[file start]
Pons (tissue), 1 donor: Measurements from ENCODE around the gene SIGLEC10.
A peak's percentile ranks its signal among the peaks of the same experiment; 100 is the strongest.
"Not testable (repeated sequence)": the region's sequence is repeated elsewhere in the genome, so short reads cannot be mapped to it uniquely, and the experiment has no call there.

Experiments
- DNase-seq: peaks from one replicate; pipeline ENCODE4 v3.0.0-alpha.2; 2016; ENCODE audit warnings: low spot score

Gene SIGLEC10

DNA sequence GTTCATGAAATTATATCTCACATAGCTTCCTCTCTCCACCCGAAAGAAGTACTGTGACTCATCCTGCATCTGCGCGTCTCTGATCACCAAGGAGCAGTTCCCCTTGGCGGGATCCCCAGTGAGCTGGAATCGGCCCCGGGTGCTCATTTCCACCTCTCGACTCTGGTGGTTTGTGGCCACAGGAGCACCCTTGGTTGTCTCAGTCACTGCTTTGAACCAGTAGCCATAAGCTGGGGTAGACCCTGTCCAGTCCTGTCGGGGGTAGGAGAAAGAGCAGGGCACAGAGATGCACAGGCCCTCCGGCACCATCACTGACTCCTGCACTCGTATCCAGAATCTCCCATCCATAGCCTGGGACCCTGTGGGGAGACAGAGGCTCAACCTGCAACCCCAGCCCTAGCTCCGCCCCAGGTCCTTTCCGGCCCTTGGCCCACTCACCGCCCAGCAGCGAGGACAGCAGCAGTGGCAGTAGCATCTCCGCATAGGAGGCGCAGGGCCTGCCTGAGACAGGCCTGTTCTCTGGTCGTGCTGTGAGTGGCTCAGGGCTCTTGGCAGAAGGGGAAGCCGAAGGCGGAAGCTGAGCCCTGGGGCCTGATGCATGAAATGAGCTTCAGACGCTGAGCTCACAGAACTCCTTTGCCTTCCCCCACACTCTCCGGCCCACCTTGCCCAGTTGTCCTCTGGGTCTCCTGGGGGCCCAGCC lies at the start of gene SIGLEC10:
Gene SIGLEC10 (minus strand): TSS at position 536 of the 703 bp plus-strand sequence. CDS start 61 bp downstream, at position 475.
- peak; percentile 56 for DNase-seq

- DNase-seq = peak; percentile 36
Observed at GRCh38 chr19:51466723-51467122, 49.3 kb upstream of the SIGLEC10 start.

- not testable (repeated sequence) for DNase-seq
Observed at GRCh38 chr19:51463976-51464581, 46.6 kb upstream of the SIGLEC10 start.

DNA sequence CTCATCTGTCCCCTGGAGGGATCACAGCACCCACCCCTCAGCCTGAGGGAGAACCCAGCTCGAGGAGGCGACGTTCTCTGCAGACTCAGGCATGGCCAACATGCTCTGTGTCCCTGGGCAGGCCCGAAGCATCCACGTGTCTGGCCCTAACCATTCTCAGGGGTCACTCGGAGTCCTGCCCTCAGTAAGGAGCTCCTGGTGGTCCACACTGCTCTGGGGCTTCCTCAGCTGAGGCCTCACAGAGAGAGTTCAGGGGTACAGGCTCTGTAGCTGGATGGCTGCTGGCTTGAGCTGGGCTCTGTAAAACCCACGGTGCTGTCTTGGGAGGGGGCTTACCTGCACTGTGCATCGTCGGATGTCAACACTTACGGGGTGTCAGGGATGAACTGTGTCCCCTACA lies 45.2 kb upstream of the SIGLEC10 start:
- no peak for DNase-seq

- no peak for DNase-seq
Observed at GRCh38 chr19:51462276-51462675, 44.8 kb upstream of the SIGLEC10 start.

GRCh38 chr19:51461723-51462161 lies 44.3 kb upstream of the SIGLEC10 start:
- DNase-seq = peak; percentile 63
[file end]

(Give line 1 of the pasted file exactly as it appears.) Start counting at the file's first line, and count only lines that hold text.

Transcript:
Pons (tissue), 1 donor: Measurements from ENCODE around the gene SIGLEC10.